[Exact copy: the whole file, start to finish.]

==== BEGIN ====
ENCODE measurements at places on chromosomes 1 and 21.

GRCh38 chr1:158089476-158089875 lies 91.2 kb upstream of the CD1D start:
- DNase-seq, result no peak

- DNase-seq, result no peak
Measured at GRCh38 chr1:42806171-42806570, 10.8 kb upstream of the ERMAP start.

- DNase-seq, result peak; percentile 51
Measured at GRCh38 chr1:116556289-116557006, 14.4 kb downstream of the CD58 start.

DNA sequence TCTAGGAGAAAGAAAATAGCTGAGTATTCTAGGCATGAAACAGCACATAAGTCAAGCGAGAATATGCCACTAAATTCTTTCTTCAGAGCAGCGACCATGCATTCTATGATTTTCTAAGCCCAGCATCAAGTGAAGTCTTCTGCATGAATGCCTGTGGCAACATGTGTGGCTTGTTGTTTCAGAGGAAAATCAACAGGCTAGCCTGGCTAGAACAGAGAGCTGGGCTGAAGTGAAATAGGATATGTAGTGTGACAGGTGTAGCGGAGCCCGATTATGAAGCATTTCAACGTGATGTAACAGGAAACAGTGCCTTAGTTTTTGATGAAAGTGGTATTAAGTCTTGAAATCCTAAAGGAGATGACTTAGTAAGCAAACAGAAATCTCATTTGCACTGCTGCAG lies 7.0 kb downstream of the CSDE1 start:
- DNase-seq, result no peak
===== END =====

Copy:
ENCODE measurements at places on chromosomes 1 and 21.

GRCh38 chr1:158089476-158089875 lies 91.2 kb upstream of the CD1D start:
- DNase-seq, result no peak

- DNase-seq, result no peak
Measured at GRCh38 chr1:42806171-42806570, 10.8 kb upstream of the ERMAP start.

- DNase-seq, result peak; percentile 51
Measured at GRCh38 chr1:116556289-116557006, 14.4 kb downstream of the CD58 start.

DNA sequence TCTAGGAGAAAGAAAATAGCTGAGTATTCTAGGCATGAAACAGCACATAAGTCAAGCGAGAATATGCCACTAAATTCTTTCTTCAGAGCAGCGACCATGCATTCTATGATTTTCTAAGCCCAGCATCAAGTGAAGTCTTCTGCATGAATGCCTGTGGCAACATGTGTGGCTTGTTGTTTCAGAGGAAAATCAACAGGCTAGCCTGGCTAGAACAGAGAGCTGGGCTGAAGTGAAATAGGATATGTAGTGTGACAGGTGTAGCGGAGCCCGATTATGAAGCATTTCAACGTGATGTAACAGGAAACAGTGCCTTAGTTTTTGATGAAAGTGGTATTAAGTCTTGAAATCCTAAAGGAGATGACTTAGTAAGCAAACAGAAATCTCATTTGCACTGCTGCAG lies 7.0 kb downstream of the CSDE1 start:
- DNase-seq, result no peak